I attempted to explain to her that the teachers in this centre are probably not qualified teachers. She said the woman who runs it is and I said yes, but your daughter isn't being taught by her is she. No she said, she is just being tested. However this qualified teacher will tutor her daughter for £30 an hour 1-2-1 if she so wished. What a joke!

    And a lot of these tuition centres' clientele are usually ethnic minority groups, not the UK born savvy ones who know what's what. I told her that £450 is 15 hours of proper 1-2-1 tuition with a state qualified teacher @ £30 an hour, and some are charging £25 an hour, which would make it 18 hours.

    What a total rip off. Testing, testing and more testing.

    An African saying is, 'Before you take the pig to market to weigh it, before you sell it, you have to feed it first.'

    Fancy exploiting these parents by just administering tests and more tests EVERY day over the summer holidays. Who cruel is that? And the chances are most of these children will fail.

    @doctoryes I am inundated with calls from tuition centres offering me the equivalent of one hour's tutoring for a full session with 12 children many of whom are currently well below the national average.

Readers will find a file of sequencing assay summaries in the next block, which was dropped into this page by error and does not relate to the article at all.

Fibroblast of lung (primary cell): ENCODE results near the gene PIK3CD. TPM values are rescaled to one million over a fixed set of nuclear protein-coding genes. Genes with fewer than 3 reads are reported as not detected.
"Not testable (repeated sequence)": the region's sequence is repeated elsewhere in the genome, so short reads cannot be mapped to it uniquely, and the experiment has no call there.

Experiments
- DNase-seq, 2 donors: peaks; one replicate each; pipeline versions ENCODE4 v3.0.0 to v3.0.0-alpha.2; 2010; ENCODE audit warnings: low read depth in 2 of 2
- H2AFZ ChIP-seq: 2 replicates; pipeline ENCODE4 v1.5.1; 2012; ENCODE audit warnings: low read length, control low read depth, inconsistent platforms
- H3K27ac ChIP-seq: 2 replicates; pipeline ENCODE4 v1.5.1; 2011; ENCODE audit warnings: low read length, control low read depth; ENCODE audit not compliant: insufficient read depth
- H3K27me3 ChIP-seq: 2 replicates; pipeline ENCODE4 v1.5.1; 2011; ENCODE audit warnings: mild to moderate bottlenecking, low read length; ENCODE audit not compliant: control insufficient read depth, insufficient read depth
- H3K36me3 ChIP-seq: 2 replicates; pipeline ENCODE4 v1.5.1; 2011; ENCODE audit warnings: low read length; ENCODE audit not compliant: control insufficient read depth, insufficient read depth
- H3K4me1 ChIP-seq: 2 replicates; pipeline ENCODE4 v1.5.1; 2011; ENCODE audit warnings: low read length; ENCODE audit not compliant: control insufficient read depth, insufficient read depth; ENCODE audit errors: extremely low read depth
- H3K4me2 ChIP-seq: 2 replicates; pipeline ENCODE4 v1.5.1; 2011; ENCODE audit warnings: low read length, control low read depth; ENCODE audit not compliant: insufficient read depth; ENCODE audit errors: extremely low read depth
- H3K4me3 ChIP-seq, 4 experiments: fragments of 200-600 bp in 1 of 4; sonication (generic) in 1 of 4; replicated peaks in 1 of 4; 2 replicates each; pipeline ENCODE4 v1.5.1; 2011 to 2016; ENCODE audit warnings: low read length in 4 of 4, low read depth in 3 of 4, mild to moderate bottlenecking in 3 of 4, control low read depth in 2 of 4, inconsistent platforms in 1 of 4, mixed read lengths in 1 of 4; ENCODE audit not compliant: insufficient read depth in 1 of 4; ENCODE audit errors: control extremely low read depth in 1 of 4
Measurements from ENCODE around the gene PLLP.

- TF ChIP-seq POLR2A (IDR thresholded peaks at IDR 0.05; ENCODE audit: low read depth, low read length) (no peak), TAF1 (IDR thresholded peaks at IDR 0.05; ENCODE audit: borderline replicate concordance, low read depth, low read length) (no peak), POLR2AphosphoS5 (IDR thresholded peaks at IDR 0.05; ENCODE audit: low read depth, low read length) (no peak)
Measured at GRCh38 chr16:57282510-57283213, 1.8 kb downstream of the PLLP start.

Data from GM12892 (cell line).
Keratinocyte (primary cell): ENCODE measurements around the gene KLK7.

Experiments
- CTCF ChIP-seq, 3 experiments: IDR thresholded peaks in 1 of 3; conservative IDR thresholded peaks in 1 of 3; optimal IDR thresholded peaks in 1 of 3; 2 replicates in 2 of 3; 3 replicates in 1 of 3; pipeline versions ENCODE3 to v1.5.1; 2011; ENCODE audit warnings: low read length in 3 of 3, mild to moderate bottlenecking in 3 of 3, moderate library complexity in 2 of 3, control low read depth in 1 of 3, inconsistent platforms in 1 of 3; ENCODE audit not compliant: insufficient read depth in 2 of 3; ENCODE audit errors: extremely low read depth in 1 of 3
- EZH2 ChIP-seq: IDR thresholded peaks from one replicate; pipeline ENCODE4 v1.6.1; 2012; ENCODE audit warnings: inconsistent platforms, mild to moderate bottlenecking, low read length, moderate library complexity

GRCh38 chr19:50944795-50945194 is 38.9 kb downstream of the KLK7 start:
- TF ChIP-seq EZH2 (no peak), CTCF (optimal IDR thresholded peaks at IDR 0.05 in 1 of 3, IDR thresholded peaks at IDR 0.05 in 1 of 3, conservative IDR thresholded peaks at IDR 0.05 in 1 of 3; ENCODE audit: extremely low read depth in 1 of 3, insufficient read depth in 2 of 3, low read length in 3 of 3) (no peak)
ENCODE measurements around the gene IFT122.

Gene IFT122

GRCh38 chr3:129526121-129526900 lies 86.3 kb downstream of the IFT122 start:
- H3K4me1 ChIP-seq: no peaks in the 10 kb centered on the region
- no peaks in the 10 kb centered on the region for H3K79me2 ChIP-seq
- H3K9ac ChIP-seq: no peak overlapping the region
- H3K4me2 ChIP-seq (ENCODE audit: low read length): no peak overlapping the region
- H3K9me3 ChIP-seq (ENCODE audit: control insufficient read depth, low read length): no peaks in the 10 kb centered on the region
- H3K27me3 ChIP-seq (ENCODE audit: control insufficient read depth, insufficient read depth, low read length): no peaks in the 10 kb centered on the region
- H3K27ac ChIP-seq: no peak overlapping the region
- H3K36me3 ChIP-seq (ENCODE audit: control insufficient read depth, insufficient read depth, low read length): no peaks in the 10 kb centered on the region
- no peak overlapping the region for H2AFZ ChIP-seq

There really ought to be some regulation over these centres that are staffed by one QTS and loads of undergraduate students and making thousands out of the poorest members of our communities.
     
  7. gainly

    gainly Occasional commenter

    One of my year 10 students worked in a tuition centre on Saturday mornings. She readily admitted she couldn't do most of the questions the children were given and just marked their work using the mark scheme.
     
  8. gainly

    gainly Occasional commenter

    Actually I think you are being very generous in thinking the centres are staffed by one QTS and undergraduate students. If you look on the websites for some well known tuition centres there is usually no requirement for QTS and one well known franchise states there is no need for the franchisee to even have a background in education. I think the "tutors" are more likely to be still at school rather than undergraduates.
     
  9. Piranha

    Piranha Star commenter

    It sounds like a gap in the market would be for a centre where all staff are qualified. However, I doubt if you would find many qualifies teachers willing to work for less than they would usually get, or parents willing to pay the correct rate for a qualified teacher. However, I am willing to be proved wrong - it would be good to see a tuition centre that does not rip off parents or teachers.
     
    langteacher likes this.
  10. goodsela

    goodsela New commenter

    Yes I do have an idea to address a gap in the market, but I wouldn't like to share it on a public message board
     
  11. simonCOAL

    simonCOAL Occasional commenter

    Kip McGrath only use qualified teachers, at least, the last time I looked.

    There’s one in my town where two or three qualified teacher mums (who haven’t gone back to work in school yet) do a few hours a week. Don’t know enough about it to know what they get paid.
     
  12. Jolly_Roger15

    Jolly_Roger15 Lead commenter

    The market already seems to be glutted with tuition centres, any way.
     
  13. primenumbers

    primenumbers New commenter

    There are gaps in the market but it depends if you have the knowledge and Maths skills to exploit it.